Lina Bo Bardi was a Brazilian modernist architect born in Italy. A prolific architect and designer, Lina Bo Bardi devoted her working life, most of it spent in Brazil, to promoting the social and cultural potential of architecture and design. She was also famed for the furniture and jewellery designs.
After graduating from the Rome College of Architecture in 1939 at the age of 25 with her final piece, “The Maternity and Infancy Care Centre”, she moved to Milan to begin working with architect Carlo Pagani in the Studio Bo e Pagani, No 12, Via Gesù. Lina collaborated (until 1943) with architect and designer Giò Ponti on the magazine Lo Stile – nella casa e nell’arredamento. In 1942, at the age of 28, she opened her own architectural studio on Via Gesù, but the lack of work during wartime soon led Bardi to take up illustration for newspapers and magazines such as Stile, Grazia, Belleza, Tempo, Vetrinaand Illustrazione Italiana. The following year, Bardi was invited to run Domus magazine. However, she didn’t receive many commissions before her office was destroyed by an aerial bombing in 1943.
The event prompted her deeper involvement in the Italian Communist Party. In 1945, Domus commissioned Lina to travel around Italy with Carlo Pagani and photographer Federico Patellani to document and evaluate the situation of the destroyed country. Lina, Pagani and Bruno Zevi established the weekly magazine A – Attualità, Architettura, Abitazione, Arte in Milan (A Cultura della Vita). She also collaborated on the daily newspaper Milano Sera, directed by Elio Vittorini. Lina took part in the First National Meeting for Reconstruction in Milan, alerting people to the indifference of public opinion on the subject, which for her covered both the physical and moral reconstruction of the country.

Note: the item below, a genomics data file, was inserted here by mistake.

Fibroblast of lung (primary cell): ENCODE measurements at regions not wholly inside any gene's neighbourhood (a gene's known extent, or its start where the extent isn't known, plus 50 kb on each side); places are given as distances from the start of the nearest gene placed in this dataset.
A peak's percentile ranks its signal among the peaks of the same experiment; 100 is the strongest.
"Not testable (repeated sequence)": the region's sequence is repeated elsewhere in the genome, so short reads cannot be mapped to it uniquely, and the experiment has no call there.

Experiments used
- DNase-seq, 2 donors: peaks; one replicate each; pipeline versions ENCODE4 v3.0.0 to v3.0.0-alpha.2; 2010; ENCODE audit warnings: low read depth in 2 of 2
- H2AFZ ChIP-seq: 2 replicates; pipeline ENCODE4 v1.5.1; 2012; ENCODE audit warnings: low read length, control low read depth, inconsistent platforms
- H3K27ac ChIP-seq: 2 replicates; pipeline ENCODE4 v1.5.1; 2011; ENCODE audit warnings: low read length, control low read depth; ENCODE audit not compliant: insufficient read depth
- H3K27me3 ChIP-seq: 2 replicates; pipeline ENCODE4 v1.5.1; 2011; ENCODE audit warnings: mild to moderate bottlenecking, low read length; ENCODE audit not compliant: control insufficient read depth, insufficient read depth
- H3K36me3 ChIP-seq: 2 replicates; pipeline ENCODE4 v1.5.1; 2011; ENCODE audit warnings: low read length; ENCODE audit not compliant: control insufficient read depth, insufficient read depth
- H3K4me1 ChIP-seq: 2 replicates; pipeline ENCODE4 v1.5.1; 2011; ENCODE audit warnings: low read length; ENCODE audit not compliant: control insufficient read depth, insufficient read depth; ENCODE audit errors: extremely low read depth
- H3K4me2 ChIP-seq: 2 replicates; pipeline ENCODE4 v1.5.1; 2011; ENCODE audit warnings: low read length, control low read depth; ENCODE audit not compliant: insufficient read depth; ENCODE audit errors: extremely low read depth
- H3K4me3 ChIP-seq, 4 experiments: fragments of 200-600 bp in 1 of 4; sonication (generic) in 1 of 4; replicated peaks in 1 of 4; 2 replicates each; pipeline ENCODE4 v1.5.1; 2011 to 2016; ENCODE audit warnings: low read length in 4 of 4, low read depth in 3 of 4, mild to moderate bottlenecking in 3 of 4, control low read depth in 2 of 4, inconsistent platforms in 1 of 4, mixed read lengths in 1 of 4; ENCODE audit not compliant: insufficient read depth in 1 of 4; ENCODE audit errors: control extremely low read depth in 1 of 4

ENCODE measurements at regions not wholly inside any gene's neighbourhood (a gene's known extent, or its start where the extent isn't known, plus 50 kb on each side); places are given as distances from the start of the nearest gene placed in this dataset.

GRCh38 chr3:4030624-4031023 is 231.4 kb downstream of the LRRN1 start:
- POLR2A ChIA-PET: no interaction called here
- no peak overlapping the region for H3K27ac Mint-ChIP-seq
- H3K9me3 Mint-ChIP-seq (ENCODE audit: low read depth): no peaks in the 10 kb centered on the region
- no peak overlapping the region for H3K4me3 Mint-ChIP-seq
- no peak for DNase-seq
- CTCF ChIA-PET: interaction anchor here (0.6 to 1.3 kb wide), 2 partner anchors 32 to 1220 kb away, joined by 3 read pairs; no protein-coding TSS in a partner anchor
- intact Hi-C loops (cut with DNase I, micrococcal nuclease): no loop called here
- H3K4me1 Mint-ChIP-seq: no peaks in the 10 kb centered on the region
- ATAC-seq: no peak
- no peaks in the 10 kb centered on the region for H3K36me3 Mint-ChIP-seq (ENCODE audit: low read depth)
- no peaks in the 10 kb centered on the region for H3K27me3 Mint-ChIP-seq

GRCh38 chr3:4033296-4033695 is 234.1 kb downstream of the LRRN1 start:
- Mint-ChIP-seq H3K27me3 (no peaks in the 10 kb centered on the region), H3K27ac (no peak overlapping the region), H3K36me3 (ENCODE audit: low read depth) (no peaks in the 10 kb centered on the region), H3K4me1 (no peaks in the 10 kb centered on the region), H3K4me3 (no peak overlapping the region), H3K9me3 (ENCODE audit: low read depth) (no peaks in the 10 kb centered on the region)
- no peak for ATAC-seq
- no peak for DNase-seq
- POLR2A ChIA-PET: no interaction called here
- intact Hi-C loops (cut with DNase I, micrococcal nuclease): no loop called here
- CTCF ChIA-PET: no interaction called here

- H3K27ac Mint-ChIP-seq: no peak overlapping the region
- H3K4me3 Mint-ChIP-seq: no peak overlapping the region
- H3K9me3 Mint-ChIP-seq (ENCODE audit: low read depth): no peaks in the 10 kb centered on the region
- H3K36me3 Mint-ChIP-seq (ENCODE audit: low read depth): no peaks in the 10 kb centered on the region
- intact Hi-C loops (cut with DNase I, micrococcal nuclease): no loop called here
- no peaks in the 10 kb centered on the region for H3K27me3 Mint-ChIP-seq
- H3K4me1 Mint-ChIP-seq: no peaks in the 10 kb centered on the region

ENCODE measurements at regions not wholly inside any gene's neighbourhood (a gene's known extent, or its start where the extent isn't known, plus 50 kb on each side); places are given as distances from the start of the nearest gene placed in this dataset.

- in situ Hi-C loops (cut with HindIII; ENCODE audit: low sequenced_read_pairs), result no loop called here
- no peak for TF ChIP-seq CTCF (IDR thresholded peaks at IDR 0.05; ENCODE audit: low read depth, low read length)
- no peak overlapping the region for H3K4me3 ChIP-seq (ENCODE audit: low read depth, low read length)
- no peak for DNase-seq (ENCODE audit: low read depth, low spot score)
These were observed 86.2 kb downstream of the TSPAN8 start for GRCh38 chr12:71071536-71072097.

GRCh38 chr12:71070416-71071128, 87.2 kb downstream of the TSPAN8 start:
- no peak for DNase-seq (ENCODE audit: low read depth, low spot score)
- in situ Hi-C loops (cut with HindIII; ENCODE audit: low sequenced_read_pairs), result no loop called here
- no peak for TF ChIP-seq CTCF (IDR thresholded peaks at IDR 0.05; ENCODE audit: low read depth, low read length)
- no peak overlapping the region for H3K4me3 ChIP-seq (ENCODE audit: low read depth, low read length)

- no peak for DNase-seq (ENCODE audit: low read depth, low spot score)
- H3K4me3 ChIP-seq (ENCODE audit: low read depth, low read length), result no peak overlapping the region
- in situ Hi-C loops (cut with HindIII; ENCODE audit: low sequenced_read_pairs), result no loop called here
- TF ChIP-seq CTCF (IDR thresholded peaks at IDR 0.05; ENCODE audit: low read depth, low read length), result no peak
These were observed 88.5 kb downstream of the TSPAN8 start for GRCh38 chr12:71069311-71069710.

In 1946, Lina moved to Rome and married Pietro Maria Bardi.
In October Lina and her husband travelled to South America. In Rio, they were received by the IAB (Institute of Brazilian Architects). Bardi quickly re-established her practice in Brazil, a country which had a profound effect on her creative thinking. She and her husband co-founded the influential art magazine Habitat. The magazine’s title referenced Bardi’s conceptualization of the ideal interior as a “habitat” designed to maximize human potential.
In 1947, Assis Chateaubriand invited Pietro Maria Bardi to establish and run a Museum of Art. São Paulo was chosen despite Lina’s preference for Rio de Janeiro. MASP (The Museum of Art of São Paulo) was established on 2nd October, with temporary offices on the second floor of the headquarters of the Diários Associados on Rua Sete de Abril. Lina designed the conversion of the building into a museum. She also designed the new headquarters for the Diários Associados on Rua Álvaro de Carvalho, São Paulo, and designed jewellery using Brazilian gemstones.
In 1948, The Studio d’Arte Palma was established on the 18th floor of a building by Polish architect Lucjan Korngold (N˚ 66 Praça Bráulio Gomes, São Paulo), bringing Pietro Maria Bardi, Lina, Giancarlo Palanti (until 1951) and Valeria Piacentini Cirell (responsible for the antiquarian section) together.
Bo Bardi became a naturalized Brazilian citizen in 1951, the same year she completed her first built work, her own “Glass House” in the new neighborhood of Morumbi. Italian rationalism shaped this first work, but immersed in Brazilian culture her creative thinking began to become more expressive.